“These are the voyages of the…” Wait! Wrong great SF TV show!!
Do you know about the impossible girl? How about the girl who waited (for 12 years and then again for 36), or her other half, the boy who waited (for 2000)? There are others: the woman who forgot the greatest adventure ever; the woman who became a doctor and a warrior; the woman who was forever lost to another dimension. And there is the stolen daughter raised as would-be assassin, but who instead became a wife traveling backwards in time.
Do you know about deadly monsters encased in metal armor? How about fearsome monsters that are as stone statues when you look at them, but who remove you from time when you don’t?
Most of all, do you know about the madman with a box?
For the record: I am not a fan of Steven Spielberg‘s movies. I do not like them on DVD; I do not like them in theater three. I do not like them on VHS; I do not like them — I said that, yes! And let me be clear: sometimes when I say I don’t like something, it means I’m neutral; I neither like nor dislike. But in this case, I do mean I actively dislike his movies.
I will readily agree that this, almost universally beloved, director-writer-producer is brilliant at his craft. He’s clearly one of the most successful directors in modern movie history. But I stand with a (very!) small number of critics who find his movies morally shallow and blatantly emotional. Even worse, they are peppered with what I call “Spielbergisms.”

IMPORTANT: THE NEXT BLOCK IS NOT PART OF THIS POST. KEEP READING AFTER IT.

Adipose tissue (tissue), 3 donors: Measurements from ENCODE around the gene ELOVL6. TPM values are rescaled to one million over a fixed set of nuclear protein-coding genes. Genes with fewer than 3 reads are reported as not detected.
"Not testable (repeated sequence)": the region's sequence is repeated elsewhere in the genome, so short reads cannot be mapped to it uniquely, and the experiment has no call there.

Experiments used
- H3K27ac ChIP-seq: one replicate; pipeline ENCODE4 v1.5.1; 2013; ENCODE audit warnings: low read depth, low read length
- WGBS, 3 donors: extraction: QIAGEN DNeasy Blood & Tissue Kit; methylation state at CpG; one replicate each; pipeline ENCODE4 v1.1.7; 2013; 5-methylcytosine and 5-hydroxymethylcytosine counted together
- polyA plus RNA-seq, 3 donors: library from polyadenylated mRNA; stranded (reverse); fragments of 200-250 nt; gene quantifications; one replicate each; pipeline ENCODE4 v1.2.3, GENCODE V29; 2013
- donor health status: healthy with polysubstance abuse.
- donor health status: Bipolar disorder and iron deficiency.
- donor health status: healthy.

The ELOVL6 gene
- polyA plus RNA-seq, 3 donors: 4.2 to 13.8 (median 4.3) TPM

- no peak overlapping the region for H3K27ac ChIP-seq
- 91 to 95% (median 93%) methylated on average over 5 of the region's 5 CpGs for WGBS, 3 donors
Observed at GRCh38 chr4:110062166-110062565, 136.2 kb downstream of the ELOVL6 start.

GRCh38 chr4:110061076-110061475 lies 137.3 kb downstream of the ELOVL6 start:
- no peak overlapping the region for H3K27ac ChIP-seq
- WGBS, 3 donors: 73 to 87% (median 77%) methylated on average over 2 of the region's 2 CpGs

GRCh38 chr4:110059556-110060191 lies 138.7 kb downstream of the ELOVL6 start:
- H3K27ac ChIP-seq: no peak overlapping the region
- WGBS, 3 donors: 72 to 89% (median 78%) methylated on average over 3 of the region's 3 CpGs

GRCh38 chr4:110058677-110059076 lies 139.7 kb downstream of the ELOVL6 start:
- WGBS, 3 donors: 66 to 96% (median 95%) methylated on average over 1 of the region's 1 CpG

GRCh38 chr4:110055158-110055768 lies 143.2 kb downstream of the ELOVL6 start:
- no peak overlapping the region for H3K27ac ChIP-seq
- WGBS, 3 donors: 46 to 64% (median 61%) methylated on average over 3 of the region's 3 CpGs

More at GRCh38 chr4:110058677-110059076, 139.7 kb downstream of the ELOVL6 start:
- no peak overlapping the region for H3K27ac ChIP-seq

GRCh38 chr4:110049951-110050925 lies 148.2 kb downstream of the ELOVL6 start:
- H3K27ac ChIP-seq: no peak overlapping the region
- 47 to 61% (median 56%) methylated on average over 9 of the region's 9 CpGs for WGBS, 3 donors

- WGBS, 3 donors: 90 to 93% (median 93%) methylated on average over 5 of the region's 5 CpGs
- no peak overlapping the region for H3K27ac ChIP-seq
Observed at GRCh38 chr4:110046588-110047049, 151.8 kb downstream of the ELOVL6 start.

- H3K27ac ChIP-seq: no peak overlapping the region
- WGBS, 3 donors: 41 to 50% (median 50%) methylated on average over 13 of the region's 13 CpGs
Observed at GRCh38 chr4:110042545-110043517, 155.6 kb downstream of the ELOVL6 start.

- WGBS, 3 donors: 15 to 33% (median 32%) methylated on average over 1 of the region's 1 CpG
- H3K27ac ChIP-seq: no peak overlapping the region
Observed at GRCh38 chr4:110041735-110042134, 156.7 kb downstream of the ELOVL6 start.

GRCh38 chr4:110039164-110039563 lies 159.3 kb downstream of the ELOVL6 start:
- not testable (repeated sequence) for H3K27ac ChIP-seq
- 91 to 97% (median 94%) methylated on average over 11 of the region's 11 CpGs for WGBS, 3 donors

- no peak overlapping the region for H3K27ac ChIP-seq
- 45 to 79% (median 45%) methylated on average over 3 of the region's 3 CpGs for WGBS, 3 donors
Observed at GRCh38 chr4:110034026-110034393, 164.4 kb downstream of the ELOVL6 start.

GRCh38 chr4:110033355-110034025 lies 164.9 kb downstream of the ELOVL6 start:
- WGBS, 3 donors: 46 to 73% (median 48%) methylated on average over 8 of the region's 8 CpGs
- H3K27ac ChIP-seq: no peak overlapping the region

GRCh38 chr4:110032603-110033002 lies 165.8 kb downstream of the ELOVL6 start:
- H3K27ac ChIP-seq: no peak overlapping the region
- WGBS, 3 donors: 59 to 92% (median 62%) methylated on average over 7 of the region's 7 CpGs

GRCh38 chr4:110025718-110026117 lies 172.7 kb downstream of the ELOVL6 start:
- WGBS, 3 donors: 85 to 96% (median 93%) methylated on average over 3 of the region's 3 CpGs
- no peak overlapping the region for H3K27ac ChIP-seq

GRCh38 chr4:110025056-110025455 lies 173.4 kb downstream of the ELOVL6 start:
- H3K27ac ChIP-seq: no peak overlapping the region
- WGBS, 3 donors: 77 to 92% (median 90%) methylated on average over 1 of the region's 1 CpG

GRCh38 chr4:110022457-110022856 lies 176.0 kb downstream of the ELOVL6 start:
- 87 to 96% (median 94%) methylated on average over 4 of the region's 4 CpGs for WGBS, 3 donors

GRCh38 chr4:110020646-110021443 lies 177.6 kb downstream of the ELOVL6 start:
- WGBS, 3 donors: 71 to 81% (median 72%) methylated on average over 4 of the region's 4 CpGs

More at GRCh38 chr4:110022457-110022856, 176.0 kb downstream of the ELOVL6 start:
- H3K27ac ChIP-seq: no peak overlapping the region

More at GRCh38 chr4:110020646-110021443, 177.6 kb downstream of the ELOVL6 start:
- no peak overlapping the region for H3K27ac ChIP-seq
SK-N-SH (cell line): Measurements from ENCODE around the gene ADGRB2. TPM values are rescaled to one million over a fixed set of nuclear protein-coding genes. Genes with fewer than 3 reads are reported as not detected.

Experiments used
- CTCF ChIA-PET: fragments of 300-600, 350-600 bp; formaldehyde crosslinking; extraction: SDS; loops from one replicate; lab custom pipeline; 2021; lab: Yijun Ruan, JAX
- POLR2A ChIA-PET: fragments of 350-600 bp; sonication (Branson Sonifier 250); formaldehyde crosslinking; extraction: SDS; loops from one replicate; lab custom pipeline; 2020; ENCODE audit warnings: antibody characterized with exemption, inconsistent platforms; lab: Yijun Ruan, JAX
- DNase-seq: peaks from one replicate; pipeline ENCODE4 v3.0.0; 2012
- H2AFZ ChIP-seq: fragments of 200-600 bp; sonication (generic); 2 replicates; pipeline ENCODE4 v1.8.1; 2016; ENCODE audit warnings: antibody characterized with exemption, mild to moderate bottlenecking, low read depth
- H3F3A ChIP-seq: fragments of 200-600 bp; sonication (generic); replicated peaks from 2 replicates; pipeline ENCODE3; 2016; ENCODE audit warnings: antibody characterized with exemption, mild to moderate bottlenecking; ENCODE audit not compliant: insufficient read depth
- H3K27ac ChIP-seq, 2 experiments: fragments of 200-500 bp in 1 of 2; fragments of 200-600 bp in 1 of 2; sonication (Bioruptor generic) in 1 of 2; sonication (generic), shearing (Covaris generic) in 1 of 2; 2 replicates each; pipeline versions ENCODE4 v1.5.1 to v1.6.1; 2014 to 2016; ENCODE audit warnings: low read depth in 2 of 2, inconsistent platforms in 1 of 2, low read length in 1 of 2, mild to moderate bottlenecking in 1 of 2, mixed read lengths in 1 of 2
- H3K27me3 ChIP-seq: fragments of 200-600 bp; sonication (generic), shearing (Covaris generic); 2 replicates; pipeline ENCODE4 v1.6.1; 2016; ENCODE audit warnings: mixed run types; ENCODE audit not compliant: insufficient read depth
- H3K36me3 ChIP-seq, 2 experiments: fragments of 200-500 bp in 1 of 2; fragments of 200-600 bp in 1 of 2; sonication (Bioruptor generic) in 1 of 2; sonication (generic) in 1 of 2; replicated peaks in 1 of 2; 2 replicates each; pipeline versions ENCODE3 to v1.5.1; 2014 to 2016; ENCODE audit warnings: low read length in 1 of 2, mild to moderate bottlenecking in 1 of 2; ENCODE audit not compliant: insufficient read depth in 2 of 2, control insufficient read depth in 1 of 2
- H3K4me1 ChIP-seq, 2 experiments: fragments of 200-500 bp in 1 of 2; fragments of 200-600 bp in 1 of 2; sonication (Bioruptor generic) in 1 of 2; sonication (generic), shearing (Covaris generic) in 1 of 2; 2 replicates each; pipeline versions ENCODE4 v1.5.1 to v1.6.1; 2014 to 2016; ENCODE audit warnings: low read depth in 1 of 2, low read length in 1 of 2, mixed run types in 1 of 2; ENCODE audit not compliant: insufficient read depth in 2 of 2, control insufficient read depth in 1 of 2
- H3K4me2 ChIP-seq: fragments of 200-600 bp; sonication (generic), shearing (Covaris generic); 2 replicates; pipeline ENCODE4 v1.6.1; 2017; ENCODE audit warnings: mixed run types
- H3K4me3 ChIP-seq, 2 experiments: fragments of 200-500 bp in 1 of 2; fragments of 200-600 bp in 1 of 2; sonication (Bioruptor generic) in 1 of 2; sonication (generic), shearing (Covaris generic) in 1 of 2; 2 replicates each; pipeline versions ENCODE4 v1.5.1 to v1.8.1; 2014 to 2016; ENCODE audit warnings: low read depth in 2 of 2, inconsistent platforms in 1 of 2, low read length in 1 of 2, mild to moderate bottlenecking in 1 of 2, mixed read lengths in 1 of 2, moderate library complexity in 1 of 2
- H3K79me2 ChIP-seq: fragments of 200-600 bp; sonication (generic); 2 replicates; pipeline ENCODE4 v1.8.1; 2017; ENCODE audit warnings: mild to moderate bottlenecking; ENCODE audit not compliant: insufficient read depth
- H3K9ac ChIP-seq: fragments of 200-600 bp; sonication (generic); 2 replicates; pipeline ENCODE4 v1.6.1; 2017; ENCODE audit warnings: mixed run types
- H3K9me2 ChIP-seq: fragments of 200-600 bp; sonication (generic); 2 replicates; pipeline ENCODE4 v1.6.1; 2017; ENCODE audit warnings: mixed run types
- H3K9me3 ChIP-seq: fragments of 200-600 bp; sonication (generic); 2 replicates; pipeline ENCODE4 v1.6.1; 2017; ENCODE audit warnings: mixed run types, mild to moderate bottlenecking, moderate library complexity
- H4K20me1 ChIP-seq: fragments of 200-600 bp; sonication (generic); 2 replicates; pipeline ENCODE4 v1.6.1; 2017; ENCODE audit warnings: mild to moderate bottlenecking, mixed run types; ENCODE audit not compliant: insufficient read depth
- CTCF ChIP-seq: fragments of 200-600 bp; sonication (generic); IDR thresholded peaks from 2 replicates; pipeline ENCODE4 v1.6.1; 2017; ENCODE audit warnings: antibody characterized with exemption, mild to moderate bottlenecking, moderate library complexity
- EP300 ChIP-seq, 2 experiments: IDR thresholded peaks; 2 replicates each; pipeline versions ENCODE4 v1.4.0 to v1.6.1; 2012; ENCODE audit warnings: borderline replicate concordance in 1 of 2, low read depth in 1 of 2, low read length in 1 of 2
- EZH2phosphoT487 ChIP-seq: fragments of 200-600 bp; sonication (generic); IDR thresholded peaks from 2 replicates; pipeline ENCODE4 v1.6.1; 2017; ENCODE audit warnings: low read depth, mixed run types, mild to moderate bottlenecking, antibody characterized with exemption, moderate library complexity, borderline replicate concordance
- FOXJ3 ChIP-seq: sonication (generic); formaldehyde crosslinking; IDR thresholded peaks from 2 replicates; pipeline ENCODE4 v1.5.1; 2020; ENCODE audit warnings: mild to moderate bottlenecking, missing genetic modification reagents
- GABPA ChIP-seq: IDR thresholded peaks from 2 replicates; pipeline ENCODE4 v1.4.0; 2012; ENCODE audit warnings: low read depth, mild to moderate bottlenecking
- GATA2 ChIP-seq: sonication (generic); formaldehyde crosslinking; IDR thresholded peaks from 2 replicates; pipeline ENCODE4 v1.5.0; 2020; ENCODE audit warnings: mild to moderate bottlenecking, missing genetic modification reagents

It all started with the damned mashed potatoes.
Now showing at the Heaven’s Gate Theatre:
Bacall’s famous line from To Have and Have Not is the all-time sexiest line in movie history! “You know how to whistle, don’t you, Steve? You just put your lips together — and blow.” My reaction matches Bogie’s every time! Hoooo-eeee!!
And at the Heavenly Comedy Club:
But tickets to these shows… are a little tricky to come by. On the other hand, you have plenty of time to get there and see them. They run every night (with matinees on weekends)… forever!
In my family, we were rather casual about birthdays and other event days. It wasn’t unusual to celebrate a birthday, not on the exact day, but on a nearby day. We were fairly poor, so birthdays mostly consisted of a cake and a token present of some sort. (Put it this way: I can’t recall a single birthday present I ever got. We just weren’t that into birthdays.)
But I don’t recall ever not celebrating Christmas or Easter on the day. That may be as much due to my father being a pastor and having to do his thing at church on those days. The religious upbringing — and the strong streak of anti-materialism that went with it — likely accounts for downplaying birthdays and other gift-giving occasions.
Which is all to say that I missed posting on John Venn‘s birthday!